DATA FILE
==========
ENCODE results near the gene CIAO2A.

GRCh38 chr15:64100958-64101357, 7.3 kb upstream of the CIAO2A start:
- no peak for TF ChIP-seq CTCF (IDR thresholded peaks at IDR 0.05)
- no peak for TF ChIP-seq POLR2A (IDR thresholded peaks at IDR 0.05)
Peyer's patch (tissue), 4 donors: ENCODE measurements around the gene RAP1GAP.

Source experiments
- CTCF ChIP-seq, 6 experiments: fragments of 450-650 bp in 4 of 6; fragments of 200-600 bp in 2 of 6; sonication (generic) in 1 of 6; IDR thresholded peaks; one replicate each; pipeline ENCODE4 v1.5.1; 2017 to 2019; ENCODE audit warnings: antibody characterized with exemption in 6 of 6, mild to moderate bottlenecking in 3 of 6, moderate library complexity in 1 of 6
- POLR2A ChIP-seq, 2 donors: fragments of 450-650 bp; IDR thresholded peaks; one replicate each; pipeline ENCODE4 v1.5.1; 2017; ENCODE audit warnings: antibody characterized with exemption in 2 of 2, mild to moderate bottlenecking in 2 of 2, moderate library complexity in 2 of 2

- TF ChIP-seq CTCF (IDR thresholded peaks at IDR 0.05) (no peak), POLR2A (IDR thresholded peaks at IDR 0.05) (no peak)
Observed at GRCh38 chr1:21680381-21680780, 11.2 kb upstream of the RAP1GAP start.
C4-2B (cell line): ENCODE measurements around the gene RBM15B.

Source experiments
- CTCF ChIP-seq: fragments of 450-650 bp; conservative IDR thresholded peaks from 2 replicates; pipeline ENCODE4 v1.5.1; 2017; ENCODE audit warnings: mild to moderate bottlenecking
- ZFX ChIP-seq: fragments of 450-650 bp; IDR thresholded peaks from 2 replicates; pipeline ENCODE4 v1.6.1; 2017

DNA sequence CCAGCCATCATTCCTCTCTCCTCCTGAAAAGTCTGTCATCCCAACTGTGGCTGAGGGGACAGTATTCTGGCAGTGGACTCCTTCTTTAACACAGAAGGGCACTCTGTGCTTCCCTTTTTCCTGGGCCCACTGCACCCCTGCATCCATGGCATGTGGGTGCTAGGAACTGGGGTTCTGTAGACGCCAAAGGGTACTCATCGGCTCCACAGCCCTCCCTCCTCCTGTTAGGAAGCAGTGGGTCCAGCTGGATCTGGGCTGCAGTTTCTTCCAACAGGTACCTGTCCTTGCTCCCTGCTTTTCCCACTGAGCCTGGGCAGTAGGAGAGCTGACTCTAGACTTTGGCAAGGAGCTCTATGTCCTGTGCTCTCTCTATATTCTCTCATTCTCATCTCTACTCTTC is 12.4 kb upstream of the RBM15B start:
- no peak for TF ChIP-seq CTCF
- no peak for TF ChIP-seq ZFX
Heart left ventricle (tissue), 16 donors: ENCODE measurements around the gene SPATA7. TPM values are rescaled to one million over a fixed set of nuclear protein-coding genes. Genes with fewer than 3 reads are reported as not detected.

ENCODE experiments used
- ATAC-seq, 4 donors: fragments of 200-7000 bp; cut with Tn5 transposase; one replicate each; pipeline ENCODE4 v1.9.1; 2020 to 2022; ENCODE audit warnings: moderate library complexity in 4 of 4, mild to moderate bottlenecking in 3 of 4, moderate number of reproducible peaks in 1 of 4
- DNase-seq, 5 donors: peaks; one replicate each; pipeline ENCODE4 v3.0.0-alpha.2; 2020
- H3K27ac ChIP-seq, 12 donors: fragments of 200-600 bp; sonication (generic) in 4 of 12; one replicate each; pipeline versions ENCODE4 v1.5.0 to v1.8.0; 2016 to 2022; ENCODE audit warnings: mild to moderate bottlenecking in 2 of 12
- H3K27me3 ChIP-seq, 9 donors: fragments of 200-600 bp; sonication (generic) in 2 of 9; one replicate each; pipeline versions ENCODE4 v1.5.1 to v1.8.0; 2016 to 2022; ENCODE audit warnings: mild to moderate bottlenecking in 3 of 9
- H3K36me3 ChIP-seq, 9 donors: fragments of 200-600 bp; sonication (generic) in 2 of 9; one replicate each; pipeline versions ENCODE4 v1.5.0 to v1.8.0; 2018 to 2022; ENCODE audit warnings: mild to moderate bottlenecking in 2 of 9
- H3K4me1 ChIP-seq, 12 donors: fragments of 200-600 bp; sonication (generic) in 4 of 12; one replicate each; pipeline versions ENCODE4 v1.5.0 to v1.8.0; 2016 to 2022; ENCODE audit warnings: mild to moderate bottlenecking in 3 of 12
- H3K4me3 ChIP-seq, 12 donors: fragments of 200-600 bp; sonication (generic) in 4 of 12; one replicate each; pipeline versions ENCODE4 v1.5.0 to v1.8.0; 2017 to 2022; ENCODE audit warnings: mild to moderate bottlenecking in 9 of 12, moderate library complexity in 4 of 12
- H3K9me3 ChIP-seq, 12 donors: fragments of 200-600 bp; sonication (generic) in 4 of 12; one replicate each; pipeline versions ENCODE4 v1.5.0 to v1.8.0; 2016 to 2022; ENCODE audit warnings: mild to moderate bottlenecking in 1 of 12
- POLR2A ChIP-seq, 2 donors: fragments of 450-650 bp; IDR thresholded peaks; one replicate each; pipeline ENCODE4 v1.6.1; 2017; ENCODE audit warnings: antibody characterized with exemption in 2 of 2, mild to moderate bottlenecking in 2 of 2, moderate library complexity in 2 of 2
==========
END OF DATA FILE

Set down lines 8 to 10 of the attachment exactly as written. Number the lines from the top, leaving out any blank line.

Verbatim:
- POLR2A ChIP-seq, 2 donors: fragments of 450-650 bp; IDR thresholded peaks; one replicate each; pipeline ENCODE4 v1.5.1; 2017; ENCODE audit warnings: antibody characterized with exemption in 2 of 2, mild to moderate bottlenecking in 2 of 2, moderate library complexity in 2 of 2

- TF ChIP-seq CTCF (IDR thresholded peaks at IDR 0.05) (no peak), POLR2A (IDR thresholded peaks at IDR 0.05) (no peak)
Observed at GRCh38 chr1:21680381-21680780, 11.2 kb upstream of the RAP1GAP start.